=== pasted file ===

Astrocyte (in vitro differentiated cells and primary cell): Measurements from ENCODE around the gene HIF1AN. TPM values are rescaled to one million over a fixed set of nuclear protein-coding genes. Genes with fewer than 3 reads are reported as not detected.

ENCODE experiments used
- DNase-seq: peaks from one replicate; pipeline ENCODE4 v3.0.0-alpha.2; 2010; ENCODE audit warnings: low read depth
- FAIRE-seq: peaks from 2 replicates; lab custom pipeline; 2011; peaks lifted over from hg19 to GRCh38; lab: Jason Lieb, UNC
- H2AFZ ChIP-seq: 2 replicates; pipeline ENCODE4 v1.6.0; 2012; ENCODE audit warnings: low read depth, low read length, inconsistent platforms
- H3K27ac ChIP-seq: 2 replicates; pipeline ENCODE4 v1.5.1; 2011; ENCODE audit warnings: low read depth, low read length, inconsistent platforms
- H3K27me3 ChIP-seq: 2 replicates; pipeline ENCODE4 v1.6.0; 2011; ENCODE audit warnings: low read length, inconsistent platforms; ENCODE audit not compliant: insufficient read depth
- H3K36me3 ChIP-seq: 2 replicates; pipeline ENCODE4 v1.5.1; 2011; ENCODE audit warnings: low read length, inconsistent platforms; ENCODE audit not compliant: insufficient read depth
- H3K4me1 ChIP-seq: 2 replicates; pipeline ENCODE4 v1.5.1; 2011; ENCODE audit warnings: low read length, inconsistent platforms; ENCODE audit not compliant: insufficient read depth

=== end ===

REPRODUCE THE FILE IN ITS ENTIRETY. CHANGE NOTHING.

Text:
Astrocyte (in vitro differentiated cells and primary cell): Measurements from ENCODE around the gene HIF1AN. TPM values are rescaled to one million over a fixed set of nuclear protein-coding genes. Genes with fewer than 3 reads are reported as not detected.

ENCODE experiments used
- DNase-seq: peaks from one replicate; pipeline ENCODE4 v3.0.0-alpha.2; 2010; ENCODE audit warnings: low read depth
- FAIRE-seq: peaks from 2 replicates; lab custom pipeline; 2011; peaks lifted over from hg19 to GRCh38; lab: Jason Lieb, UNC
- H2AFZ ChIP-seq: 2 replicates; pipeline ENCODE4 v1.6.0; 2012; ENCODE audit warnings: low read depth, low read length, inconsistent platforms
- H3K27ac ChIP-seq: 2 replicates; pipeline ENCODE4 v1.5.1; 2011; ENCODE audit warnings: low read depth, low read length, inconsistent platforms
- H3K27me3 ChIP-seq: 2 replicates; pipeline ENCODE4 v1.6.0; 2011; ENCODE audit warnings: low read length, inconsistent platforms; ENCODE audit not compliant: insufficient read depth
- H3K36me3 ChIP-seq: 2 replicates; pipeline ENCODE4 v1.5.1; 2011; ENCODE audit warnings: low read length, inconsistent platforms; ENCODE audit not compliant: insufficient read depth
- H3K4me1 ChIP-seq: 2 replicates; pipeline ENCODE4 v1.5.1; 2011; ENCODE audit warnings: low read length, inconsistent platforms; ENCODE audit not compliant: insufficient read depth